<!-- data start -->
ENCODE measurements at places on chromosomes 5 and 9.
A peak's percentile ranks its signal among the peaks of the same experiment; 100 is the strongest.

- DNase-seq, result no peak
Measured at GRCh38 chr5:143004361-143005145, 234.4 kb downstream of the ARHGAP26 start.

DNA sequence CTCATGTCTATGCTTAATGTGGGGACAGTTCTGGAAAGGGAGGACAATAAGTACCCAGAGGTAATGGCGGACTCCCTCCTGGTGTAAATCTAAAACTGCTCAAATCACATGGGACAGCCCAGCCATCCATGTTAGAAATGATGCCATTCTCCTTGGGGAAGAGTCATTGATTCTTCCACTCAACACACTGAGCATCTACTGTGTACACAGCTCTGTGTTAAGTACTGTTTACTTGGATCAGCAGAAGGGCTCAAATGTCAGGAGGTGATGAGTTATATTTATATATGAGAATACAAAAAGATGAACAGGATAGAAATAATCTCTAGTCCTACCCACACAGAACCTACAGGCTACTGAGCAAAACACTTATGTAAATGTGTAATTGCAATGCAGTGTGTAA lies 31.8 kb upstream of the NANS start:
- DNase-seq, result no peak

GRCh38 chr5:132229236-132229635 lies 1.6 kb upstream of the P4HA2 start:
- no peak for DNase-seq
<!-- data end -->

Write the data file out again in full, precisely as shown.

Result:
ENCODE measurements at places on chromosomes 5 and 9.
A peak's percentile ranks its signal among the peaks of the same experiment; 100 is the strongest.

- DNase-seq, result no peak
Measured at GRCh38 chr5:143004361-143005145, 234.4 kb downstream of the ARHGAP26 start.

DNA sequence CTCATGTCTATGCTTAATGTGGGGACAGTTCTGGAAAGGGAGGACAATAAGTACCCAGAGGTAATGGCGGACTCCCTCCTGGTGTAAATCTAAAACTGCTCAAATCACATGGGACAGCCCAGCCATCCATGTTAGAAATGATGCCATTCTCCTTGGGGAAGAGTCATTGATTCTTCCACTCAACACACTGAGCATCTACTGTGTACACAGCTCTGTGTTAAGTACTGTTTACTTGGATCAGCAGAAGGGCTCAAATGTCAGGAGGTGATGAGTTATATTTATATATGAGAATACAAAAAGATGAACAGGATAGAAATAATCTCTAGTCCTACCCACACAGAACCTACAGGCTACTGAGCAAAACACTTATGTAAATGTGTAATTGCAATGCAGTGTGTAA lies 31.8 kb upstream of the NANS start:
- DNase-seq, result no peak

GRCh38 chr5:132229236-132229635 lies 1.6 kb upstream of the P4HA2 start:
- no peak for DNase-seq